You may recall that the CRTC found that Bell was not playing according to the net neutrality rules as outlined by the regulator: It gives preferential treatment to the company’s content and it allows users to stream up to 10 hours of television that do not count against their monthly wireless data caps – all that for $5.
Bell argues that the CRTC erred in law when basing its decision on the Telecommunications Act, because the app is actually a broadcasting service, so the legislation doesn’t apply to it. According to its argument, when Bell acts as an Internet service provider – it provides access to customers to Internet-based video services – it falls under the Telecom Act.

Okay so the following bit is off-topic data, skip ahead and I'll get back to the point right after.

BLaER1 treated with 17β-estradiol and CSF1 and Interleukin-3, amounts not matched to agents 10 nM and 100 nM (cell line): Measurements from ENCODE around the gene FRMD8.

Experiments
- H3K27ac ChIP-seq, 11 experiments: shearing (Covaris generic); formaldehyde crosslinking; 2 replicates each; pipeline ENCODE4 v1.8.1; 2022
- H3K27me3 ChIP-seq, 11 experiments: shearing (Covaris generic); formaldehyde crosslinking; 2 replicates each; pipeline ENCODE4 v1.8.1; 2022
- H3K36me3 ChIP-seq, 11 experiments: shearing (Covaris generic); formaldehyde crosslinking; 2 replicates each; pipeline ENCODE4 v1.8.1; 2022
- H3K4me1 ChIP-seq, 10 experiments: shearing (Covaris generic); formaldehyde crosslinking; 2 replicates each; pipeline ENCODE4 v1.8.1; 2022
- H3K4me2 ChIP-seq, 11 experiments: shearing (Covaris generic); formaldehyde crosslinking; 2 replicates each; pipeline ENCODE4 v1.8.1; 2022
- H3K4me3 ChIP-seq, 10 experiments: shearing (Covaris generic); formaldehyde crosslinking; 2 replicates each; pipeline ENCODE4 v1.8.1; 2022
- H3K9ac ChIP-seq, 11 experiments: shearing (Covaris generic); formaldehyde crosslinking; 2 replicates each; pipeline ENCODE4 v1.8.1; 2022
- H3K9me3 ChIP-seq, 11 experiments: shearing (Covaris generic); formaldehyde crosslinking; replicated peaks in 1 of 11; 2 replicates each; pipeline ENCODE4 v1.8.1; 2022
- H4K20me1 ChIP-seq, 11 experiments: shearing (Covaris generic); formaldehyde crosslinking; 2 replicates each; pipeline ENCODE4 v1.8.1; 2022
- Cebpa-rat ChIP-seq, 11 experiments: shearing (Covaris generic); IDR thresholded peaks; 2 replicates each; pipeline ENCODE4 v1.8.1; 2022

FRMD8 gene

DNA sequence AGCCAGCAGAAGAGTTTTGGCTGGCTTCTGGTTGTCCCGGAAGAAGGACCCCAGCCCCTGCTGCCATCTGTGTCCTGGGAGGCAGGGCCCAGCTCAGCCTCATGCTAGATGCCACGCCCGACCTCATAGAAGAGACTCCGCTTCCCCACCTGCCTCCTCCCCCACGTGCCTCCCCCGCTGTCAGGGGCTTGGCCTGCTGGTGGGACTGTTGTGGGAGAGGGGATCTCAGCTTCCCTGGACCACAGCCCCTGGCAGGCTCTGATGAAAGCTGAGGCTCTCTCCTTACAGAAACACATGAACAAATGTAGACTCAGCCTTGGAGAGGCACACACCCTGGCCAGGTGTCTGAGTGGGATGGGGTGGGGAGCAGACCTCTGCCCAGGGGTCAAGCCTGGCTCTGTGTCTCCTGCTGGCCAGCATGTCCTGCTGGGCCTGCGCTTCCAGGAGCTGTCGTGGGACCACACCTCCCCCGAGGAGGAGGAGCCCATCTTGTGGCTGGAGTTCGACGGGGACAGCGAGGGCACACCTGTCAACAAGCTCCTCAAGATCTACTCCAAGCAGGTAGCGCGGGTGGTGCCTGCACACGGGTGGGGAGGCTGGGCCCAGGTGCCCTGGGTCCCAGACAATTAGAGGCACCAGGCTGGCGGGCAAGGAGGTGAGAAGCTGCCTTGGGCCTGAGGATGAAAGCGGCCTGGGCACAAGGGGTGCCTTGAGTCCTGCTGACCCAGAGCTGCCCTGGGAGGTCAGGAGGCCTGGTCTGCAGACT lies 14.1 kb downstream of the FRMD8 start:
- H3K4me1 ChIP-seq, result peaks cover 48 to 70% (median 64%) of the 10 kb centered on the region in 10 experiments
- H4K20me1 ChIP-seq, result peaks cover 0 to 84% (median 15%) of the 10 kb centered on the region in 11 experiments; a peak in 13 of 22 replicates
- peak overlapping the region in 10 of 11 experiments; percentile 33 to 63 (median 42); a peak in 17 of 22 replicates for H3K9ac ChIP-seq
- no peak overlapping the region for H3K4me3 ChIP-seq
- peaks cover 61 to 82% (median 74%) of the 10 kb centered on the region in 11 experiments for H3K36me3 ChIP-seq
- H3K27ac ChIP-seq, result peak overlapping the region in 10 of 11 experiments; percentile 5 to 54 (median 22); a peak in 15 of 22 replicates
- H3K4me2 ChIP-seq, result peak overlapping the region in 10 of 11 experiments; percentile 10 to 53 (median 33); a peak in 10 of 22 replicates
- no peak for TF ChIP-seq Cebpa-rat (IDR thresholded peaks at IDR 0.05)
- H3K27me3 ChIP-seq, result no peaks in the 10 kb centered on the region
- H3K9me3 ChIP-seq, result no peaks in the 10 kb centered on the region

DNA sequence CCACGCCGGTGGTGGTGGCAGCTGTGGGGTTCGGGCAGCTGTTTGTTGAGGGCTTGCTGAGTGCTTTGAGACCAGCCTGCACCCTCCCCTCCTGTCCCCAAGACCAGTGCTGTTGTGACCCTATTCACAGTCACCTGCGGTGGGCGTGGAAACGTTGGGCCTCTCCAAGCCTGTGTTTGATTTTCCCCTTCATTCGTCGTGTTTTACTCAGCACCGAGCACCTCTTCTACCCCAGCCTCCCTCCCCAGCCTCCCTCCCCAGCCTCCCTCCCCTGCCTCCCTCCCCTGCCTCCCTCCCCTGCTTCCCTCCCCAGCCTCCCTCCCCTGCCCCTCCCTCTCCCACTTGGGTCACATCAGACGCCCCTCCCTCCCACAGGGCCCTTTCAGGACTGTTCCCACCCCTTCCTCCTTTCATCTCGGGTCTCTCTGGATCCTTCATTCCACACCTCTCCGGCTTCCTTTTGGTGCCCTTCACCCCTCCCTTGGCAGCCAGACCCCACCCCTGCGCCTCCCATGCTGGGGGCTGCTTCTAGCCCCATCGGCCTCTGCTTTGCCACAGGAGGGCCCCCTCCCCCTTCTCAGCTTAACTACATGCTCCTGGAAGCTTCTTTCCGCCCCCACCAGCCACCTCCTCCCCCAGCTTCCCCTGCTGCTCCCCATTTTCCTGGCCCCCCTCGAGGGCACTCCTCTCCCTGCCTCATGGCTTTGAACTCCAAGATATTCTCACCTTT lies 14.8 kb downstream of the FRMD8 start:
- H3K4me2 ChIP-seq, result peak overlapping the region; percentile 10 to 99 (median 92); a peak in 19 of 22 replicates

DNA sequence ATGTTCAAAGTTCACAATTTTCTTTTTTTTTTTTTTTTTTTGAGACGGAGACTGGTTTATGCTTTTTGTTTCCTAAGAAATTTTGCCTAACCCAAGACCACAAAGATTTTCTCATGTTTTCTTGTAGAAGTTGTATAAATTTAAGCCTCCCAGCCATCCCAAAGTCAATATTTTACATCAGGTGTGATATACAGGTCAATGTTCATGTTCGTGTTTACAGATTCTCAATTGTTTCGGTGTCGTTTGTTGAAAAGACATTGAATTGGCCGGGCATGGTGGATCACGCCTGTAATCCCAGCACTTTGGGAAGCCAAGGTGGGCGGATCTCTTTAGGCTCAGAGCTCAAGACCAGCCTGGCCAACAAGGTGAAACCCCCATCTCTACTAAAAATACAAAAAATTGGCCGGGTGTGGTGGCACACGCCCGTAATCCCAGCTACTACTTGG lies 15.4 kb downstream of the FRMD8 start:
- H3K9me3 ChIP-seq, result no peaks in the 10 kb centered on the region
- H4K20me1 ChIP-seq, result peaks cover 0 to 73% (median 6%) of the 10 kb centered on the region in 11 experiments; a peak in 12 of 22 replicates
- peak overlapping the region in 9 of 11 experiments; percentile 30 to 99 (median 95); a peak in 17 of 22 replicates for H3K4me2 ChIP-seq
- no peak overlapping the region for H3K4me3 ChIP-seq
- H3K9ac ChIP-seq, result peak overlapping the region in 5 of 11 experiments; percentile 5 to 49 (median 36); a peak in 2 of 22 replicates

This, however, changes with the mobile TV app because the carrier is actually acquiring, aggregating, packaging, and marketing content before retransmitting to its 1.5 million subscribers. In other words, Mobile TV is actually broadcasting content.
In its filing, Bell apparently forgot the initial complaint filed by Manitoba graduate student Ben Klass regarding the subsidizing of mobile data for TV apps from Bell and Videotron. Bell says the CRTC has no evidence that the app caused harm to customers and that it “unfairly placed the burden on Bell to prove the pricing model had no adverse impact on competitive services.”